There were 25 participants, and a day-long workshop wouldn't have been too long for them. They were starved for attention, respect, listening. Everyone had a story and together they created a sorrowful documentary of a day in the life of a hospital worker.

One woman, whose job was to transport patients, described the loneliness and fear that she felt constantly in the face of so much suffering. "Sometimes I hug the patients, but it's just as much for myself as it is for them," she said.

The stories moved -- as stories naturally do when people realize they are being heard -- from distress to hope to laughter and finally to transformational action. They shared with one another their dreams of taking night courses to finish college, getting a better job, going to Hawaii, seeing their grandchildren graduate high school. And they collaborated on an employee stress reduction plan to present to administrators.

1. They asked for a quiet room with plants, sofas, and soft music, where they could eat, read, catch a nap, and just relax. They got a small unused storage area.

2. They asked for a weekly support group for any staff who wanted to attend. They got a biweekly one.

3. They asked for more input in the staff weekly newsletter. They got article suggestion boxes in their departments.

But really, they got much more.

This project was only one clear drop in the toxic ocean of our healthcare system, but it changed things a little in one small place. It began with the spark of collective creativity ignited by story.

Imagine what an employee storytelling program could accomplish in your workplace.

by Juliet Bruce. All rights reserveed.

Saturday, October 15, 2011

Small Businesses Have Big Stories. What's Yours?

"The keys to the kingdom are changing hands. The future belongs to a very different kind of person with a very different kind of mind -- creators and empathizers, pattern recognizers, and meaning makers. These people -- artists, inventors, designers, storytellers, caregivers, consolers, big picture thinkers -- will now reap society's richest rewards and share its greatest joys." -- Daniel Pink, A Whole New Mind: Why Right-Brainers Will Rule the Future.

There is nothing more powerful than a story. Those who tell stories recreate the world.

Stories create connection, communicate uniqueness, and ignite innovation -- qualities needed more than ever in these economically unstable times, especially by small businesses struggling to gain visibility and credibility in an ever-changing, jam-packed marketplace.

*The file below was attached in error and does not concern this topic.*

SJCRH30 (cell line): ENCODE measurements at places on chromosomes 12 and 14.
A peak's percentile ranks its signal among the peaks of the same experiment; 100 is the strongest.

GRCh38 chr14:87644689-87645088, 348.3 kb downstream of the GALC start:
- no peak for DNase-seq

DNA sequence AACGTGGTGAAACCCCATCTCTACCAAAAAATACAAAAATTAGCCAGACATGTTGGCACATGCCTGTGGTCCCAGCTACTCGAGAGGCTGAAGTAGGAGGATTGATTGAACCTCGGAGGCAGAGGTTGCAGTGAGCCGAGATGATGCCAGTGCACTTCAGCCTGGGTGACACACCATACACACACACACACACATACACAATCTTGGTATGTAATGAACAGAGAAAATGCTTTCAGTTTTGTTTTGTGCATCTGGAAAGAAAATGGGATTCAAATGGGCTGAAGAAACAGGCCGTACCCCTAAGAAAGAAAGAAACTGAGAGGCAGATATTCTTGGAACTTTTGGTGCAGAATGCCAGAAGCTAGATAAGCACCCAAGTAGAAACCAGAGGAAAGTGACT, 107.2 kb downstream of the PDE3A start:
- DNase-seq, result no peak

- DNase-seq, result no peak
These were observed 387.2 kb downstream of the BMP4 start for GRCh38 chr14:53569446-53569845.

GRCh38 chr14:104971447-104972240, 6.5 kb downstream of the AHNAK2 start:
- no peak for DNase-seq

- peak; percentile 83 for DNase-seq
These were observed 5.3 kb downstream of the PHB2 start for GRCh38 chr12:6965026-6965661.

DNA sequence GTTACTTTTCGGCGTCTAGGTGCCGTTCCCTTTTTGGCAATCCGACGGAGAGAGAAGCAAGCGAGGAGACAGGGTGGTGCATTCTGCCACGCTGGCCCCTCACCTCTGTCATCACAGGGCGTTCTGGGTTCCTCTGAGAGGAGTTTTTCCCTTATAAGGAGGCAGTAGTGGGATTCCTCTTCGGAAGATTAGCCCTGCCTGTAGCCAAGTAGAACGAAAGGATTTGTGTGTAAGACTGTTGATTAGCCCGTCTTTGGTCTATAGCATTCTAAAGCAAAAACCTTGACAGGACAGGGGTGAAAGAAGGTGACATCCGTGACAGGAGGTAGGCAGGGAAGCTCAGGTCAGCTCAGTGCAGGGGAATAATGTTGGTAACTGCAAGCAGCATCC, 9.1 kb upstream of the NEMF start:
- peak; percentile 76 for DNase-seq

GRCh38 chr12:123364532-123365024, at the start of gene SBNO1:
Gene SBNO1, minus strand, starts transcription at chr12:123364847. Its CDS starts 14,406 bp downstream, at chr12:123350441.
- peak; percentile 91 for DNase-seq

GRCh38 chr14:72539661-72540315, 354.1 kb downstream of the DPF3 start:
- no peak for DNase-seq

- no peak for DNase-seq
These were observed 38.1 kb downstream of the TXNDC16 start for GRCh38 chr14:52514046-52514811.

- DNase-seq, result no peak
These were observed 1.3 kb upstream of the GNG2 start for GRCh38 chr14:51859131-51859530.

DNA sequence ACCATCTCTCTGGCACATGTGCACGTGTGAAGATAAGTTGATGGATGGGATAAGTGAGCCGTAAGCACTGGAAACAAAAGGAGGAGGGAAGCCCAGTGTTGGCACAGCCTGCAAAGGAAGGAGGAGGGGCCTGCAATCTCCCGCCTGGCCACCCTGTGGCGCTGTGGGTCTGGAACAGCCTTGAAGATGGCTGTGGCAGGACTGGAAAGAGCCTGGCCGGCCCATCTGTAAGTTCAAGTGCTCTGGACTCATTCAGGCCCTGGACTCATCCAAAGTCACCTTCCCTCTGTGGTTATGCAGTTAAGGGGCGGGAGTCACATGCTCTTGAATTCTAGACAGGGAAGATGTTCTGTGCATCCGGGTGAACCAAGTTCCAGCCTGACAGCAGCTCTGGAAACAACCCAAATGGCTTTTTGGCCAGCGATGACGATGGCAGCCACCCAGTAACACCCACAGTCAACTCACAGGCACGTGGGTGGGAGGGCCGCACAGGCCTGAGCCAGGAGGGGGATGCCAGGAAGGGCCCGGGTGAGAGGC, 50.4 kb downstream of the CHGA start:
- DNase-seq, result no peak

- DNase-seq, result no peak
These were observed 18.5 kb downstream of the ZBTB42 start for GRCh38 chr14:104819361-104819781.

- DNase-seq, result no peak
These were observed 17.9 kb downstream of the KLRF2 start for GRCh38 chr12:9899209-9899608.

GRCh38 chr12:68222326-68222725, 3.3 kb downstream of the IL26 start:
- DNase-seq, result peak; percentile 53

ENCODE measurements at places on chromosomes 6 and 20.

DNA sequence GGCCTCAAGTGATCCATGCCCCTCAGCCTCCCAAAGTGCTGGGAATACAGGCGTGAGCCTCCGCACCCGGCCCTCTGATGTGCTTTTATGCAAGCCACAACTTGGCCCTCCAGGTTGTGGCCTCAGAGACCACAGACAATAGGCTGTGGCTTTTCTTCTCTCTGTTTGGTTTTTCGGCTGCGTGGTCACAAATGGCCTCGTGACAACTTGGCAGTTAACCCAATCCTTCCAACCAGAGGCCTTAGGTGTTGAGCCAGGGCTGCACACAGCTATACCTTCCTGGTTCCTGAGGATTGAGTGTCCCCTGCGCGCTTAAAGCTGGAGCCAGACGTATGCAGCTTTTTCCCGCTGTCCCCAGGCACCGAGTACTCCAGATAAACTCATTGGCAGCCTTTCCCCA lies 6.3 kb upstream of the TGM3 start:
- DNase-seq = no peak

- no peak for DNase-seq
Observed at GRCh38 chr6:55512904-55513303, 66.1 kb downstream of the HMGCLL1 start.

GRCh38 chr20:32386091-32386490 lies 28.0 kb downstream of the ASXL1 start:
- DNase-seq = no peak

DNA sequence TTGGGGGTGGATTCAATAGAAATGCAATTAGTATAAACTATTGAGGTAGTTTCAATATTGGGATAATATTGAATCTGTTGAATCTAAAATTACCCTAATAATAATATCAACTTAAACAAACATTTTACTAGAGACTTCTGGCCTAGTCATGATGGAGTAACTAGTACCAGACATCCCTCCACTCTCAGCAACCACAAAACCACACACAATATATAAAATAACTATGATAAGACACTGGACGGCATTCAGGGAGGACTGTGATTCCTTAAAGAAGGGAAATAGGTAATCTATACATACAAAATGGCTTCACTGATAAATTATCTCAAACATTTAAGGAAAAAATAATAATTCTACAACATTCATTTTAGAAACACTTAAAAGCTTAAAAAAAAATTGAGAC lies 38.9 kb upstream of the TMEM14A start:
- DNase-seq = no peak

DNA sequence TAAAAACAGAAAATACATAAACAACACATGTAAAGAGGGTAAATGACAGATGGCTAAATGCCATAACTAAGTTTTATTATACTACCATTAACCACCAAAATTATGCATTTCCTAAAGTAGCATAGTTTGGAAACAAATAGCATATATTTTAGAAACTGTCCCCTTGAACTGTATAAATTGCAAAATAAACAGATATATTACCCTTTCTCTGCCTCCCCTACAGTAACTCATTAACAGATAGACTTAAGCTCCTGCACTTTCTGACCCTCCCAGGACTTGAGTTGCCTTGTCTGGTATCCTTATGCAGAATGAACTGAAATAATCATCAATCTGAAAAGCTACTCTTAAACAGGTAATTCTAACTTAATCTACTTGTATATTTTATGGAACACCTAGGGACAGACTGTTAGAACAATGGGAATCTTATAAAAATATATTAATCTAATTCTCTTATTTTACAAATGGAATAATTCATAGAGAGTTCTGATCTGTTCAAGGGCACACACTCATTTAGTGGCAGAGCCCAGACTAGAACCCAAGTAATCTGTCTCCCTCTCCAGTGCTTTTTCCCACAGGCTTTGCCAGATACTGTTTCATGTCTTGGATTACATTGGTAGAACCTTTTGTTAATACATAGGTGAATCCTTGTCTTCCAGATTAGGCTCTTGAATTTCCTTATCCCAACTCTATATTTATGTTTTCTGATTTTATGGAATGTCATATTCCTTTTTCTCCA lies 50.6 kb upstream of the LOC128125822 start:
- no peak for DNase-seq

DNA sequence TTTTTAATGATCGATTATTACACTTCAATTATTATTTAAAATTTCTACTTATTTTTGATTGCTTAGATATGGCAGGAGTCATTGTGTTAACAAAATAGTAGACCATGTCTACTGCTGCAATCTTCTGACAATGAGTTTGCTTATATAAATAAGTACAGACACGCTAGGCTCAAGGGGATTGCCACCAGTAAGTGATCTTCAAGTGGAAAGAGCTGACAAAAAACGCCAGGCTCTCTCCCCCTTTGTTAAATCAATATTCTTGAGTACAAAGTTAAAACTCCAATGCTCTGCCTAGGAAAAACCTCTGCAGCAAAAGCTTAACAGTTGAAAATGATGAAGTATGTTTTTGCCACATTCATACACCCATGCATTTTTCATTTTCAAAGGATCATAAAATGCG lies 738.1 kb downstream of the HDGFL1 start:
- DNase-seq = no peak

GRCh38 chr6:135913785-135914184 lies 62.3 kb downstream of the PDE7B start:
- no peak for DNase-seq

Assuming you're producing excellent products or services, what is it about your business that is unique? What do customers and clients get from you that they can't from your competitors? What's that indefinable something that creates charisma and belief? Passion for your work, deep knowledge, and a relaxation in your presence that can only arise from authenticity. (For example, I keep noticing how kinetic self-realized people are. They fully inhabit their bodies and the spaces around them. They're alive!)

Logic just doesn't move people, folks. Emotions do. People buy stories that help to create a vision that makes them feel better.

Stories accomplish this arc of higher expectation better than any other form of communication. Why? Because no matter what issue, stories always begin with a problem and end with a resolution. The middle of a story is the journey to get there.

There's the hook.

The story of that journey touches your listener beneath the level of intellectuality, hits a visceral conflict or need, connects them to their own intuitive sense, and guides them toward action that benefits both of you.

This is why highly successful business people and leaders meet their customers, clients, and the public on the common ground of story.

Not only do successful people tell a great story about their product or service; they understand the story evolving at the core of their business -- the story their numbers, customer feedback, and workplace culture are telling them. They pay attention! They tend to the heart of their business and take intuitive action to keep it healthy.

Photo: "The Boyhood of Raleigh," by Sir John Everett Millais, oil on canvas, 1870. A seafarer tells the young Sir Walter Raleigh and his brother the story of what happened out at sea.

by Juliet Bruce, All rights reserved.